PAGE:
Pilsner, sometimes pilsener or simply pils, is a
pale lager, developed in the 19th century in the city of Pilsen, Bohemia( Plzeňin the Czech Republic).
Until the mid-1840s, most Bohemian beers were top-fermented, dark and cloudy. The taste and standards of quality often varied to the worse, and in 1838, consumers even dumped whole barrels to show their dissatisfaction. The citizens of Pilsen decided in 1839 to found and build a brewery of their own, called _de. "Bürger Brauerei" (Citizens' Brewery) [http://www.traveliana.com/de/about-czech/pilsen.html] [http://www.prazdroj.cz/en/about-the-company/history] (now
Plzeňský Prazdroj), which should brew beer according to the Bavarian style of brewing. Bavarian brewers had begun experiments with the storage ( _de. "Lager") of beer in cool caves using bottom-fermenting yeasts, which improved the beer's clarity, flavour, and shelf-life. Most of this research benefited from the knowledge already expounded on in a German book (printed since 1794, in Czech since 1801), written by František Ondřej Poupě (1753–1805) from Brno. [Basařová G.: Der legendäre böhmische Brauer František Ondřej Poupě (Franz Andreas Paupie) 1753-1805. Jahrbuch 2003 Gesellschaft für die Geschichte und Bibliographie des Brauwesens E.V. (GGB), (2003) 1, 128-146.]
The "Bürger Brauerei" recruited the Bavarian brewer
Josef Groll(1813 – 1887) who, using new techniques and the newly available paler malts, presented his first batch of modern Pilsner on 5 October 1842. The combination of pale colour from the new malts, Pilsen's remarkably soft water, noble hopsfrom nearby Saaz and Bavarian-style lagering produced a clear, golden beer which was regarded as a sensation.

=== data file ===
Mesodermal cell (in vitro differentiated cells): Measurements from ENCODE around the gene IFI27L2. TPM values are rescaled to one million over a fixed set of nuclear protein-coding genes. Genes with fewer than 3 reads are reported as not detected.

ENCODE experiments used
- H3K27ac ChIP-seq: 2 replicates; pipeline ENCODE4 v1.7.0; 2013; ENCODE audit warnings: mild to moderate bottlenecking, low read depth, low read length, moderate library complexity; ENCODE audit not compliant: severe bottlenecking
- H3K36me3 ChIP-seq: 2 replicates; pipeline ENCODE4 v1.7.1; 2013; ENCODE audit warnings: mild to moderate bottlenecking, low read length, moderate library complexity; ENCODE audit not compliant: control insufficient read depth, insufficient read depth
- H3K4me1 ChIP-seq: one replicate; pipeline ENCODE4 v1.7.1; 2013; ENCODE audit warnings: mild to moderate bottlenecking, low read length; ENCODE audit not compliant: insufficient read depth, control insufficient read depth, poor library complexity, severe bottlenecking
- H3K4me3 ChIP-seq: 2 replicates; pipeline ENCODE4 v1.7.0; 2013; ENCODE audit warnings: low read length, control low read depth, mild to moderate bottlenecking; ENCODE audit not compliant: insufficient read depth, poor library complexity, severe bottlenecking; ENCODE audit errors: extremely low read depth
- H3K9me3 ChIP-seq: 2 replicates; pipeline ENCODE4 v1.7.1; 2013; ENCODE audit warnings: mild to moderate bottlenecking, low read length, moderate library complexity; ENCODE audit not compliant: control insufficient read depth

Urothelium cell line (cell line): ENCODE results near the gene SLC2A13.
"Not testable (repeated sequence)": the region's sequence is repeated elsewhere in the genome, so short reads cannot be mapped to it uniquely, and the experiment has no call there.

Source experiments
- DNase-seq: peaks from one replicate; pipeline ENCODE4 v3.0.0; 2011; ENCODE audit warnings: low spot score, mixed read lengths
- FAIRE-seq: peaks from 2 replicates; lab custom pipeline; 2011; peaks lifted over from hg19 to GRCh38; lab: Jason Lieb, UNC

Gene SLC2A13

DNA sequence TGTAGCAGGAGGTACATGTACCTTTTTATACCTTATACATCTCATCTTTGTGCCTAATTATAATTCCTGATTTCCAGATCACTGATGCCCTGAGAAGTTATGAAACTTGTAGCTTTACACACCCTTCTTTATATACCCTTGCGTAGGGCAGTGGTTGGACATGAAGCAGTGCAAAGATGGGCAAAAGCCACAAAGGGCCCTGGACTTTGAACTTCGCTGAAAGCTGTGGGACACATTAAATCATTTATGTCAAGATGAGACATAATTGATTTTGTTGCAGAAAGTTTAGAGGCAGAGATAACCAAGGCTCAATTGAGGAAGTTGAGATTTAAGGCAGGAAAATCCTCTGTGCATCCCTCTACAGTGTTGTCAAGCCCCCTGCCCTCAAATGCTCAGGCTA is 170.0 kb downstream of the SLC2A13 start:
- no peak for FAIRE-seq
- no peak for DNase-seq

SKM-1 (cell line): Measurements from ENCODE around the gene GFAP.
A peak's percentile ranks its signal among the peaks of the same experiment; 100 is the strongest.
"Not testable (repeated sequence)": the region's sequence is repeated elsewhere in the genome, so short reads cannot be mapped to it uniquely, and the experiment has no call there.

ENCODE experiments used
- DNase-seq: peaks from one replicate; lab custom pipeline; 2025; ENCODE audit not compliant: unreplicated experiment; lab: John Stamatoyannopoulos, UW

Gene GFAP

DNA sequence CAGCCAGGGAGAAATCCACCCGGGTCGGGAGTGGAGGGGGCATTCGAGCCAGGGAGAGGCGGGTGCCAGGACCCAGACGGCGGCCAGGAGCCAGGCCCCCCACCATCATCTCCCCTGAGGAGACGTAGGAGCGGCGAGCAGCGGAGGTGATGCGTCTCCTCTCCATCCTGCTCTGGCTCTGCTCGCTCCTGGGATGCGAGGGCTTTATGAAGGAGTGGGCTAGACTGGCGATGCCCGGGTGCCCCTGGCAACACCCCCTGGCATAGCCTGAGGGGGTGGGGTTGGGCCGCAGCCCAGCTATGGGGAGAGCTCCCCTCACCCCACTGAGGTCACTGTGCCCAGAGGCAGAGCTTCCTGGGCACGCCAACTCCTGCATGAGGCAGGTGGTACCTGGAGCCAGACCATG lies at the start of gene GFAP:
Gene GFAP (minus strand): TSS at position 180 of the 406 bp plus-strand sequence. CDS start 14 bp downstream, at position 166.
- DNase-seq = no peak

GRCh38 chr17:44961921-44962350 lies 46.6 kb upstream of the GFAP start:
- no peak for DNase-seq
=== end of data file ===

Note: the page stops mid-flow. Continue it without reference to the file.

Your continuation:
Improving transport and communications also meant that this new beer was soon available throughout
Central Europe, and the _de. "Pilsner Brauart" style of brewing was soon widely imitated. In 1859, “Pilsner Bier” was registered as a brand name at the Chamber of Commerce and Trade in Pilsen. In 1898, the Pilsner Urquelltrade mark was created to put emphasis on being the original brewery.
The introduction to Germany of modern refrigeration by
Carl von Lindein the late 19th century removed the need for caves in which to store the beer and thus allowed many places to brew bottom-fermenting beer which were unable to do so before ["Altbier im Alltag" by Genno Fonk, 1999, page 11] ; however, even until recently the Pilsner Urquellbrewery still fermented its beer using open barrels in the cellars underneath their brewery. This technology was changed in 1993 with the use of large cylindrical tanks; however, small samples are still brewed in a traditional way for taste comparisons. Pilsner also has the unique claim to being "the world's first golden beer."
A modern Pilsner has a very light, clear colour from pale, really pale up to a golden yellow, and a distinct hop aroma and flavour. Czech Pilsners tend toward a lighter flavour with good examples being Pilsner Urquell and
Staropramen, while those in a German style can be more bitter (particularly in the north, e.g. Jever) or even "earthy" in flavour. Distinctive examples of German Pilsners are Flensburger Brauerei's Flensburger Pilsener, Beck's, Bitburger, Fürstenberg, Veltins, König Pilsner, Krombacher, Radeberger, Holsten, Warsteiner, Henninger's Kaiser Pilsner, Brauerei Schwelm's Schwelmer Pils, Augustiner Bräu's Augustiner Pils, Aktienbrauerei Kaufbeuren Jubiläums Pils and Wernesgrüner. On the other hand, Dutch ( Heineken, Amstel) and Belgian Pilsners ( Jupiler, Stella Artois) have a slight sweet taste.
Pilsners as a marketing category
While Pilsner is best defined in terms of its characteristics and heritage, the term is also used by some brewers (particularly in North America) to indicate their "premium" beer, whether or not it has a particular hop character. It is generally regarded as different from other
pale lagers by a more prominent hop character, particularly from the use of Saaz noble hops.
* [http://www.pilsner-urquell.com Pilsner Urquell homepage]
* [http://www.ggb-berlin.de/ihvz2003.html Gesellschaft für Geschichte des Brauwesens e.V. (GGB)]
* [http://www.brno.cz/index.php?nav01=2222&nav02=2220&nav03=2447&idosobnosti=196 Die Kunst des Bierbrauens]
* [http://feefhs.org/maps/ah/ah-bohem.html Pilsen on 1882 Map of Bohemia, from Edinburgh]
* [http://www.thefoaminghead.com/pilsner.html The Foaming Head's Pilsner Page]
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